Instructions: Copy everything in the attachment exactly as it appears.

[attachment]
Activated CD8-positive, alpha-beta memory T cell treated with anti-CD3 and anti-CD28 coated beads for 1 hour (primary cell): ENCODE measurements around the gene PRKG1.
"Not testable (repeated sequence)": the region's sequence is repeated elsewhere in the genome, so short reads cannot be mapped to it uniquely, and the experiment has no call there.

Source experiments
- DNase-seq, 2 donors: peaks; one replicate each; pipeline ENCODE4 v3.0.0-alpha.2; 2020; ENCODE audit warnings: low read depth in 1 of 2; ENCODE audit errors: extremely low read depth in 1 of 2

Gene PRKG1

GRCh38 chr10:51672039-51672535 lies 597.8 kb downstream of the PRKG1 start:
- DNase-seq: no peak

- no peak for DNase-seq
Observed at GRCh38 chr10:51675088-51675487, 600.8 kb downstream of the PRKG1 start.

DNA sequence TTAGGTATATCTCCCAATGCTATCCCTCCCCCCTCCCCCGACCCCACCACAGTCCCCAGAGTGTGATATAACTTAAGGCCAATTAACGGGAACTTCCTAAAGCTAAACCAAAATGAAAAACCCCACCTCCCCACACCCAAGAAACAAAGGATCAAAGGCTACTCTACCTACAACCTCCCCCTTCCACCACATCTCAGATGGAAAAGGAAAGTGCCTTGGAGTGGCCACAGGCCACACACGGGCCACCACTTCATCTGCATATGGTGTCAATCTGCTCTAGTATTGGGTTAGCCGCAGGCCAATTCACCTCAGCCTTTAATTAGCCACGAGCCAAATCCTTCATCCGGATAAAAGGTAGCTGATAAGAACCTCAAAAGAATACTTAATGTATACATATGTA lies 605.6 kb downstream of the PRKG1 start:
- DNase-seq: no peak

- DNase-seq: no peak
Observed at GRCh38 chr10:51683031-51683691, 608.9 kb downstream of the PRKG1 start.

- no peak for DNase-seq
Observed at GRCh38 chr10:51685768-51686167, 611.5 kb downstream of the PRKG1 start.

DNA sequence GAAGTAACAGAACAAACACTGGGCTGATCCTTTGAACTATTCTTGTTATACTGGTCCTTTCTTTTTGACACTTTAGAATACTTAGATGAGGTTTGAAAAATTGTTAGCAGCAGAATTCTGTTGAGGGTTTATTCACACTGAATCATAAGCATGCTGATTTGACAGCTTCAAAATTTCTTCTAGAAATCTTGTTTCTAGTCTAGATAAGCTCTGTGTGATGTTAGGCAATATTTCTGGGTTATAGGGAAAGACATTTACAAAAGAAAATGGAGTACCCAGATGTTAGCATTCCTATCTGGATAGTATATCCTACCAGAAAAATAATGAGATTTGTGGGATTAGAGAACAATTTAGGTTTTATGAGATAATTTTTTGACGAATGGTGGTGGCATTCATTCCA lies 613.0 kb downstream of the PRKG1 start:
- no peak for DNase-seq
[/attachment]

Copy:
Activated CD8-positive, alpha-beta memory T cell treated with anti-CD3 and anti-CD28 coated beads for 1 hour (primary cell): ENCODE measurements around the gene PRKG1.
"Not testable (repeated sequence)": the region's sequence is repeated elsewhere in the genome, so short reads cannot be mapped to it uniquely, and the experiment has no call there.

Source experiments
- DNase-seq, 2 donors: peaks; one replicate each; pipeline ENCODE4 v3.0.0-alpha.2; 2020; ENCODE audit warnings: low read depth in 1 of 2; ENCODE audit errors: extremely low read depth in 1 of 2

Gene PRKG1

GRCh38 chr10:51672039-51672535 lies 597.8 kb downstream of the PRKG1 start:
- DNase-seq: no peak

- no peak for DNase-seq
Observed at GRCh38 chr10:51675088-51675487, 600.8 kb downstream of the PRKG1 start.

DNA sequence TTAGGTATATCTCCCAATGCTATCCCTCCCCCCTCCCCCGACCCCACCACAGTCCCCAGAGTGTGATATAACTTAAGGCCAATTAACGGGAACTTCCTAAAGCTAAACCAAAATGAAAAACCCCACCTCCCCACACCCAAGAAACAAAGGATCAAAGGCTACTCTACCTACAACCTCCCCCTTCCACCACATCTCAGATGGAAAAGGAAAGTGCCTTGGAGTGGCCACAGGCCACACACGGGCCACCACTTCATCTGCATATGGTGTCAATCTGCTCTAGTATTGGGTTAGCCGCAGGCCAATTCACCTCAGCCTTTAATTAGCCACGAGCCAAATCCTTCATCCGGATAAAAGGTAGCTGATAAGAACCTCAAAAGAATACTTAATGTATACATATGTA lies 605.6 kb downstream of the PRKG1 start:
- DNase-seq: no peak

- DNase-seq: no peak
Observed at GRCh38 chr10:51683031-51683691, 608.9 kb downstream of the PRKG1 start.

- no peak for DNase-seq
Observed at GRCh38 chr10:51685768-51686167, 611.5 kb downstream of the PRKG1 start.

DNA sequence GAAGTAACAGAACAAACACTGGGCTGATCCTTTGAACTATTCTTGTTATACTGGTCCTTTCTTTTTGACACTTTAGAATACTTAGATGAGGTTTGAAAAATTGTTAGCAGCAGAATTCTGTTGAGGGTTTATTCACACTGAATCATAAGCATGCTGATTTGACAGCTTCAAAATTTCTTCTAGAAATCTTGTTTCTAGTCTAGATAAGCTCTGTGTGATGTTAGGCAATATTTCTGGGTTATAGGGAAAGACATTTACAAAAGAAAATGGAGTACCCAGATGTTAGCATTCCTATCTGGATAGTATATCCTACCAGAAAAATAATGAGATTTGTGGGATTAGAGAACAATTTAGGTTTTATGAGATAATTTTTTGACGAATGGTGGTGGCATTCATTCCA lies 613.0 kb downstream of the PRKG1 start:
- no peak for DNase-seq